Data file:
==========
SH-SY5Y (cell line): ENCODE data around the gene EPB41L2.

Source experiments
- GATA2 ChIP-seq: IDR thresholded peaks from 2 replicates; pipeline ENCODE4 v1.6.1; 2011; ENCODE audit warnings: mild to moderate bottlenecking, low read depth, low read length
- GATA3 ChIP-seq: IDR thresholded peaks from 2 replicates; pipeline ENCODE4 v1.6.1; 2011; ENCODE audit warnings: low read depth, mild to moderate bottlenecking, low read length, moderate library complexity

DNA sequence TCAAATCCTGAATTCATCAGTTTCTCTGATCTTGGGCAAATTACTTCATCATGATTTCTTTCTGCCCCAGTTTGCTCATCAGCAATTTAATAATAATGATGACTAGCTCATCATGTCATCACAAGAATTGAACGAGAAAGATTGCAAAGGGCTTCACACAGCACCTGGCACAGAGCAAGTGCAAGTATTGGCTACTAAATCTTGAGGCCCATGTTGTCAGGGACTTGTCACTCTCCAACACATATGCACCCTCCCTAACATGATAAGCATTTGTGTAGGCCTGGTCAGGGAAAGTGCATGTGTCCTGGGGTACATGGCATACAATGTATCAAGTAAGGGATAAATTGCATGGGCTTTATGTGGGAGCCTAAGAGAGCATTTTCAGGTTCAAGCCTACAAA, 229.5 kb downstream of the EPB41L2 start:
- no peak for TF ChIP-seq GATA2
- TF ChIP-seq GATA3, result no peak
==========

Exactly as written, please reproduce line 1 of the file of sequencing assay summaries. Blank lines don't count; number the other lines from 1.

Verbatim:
SH-SY5Y (cell line): ENCODE data around the gene EPB41L2.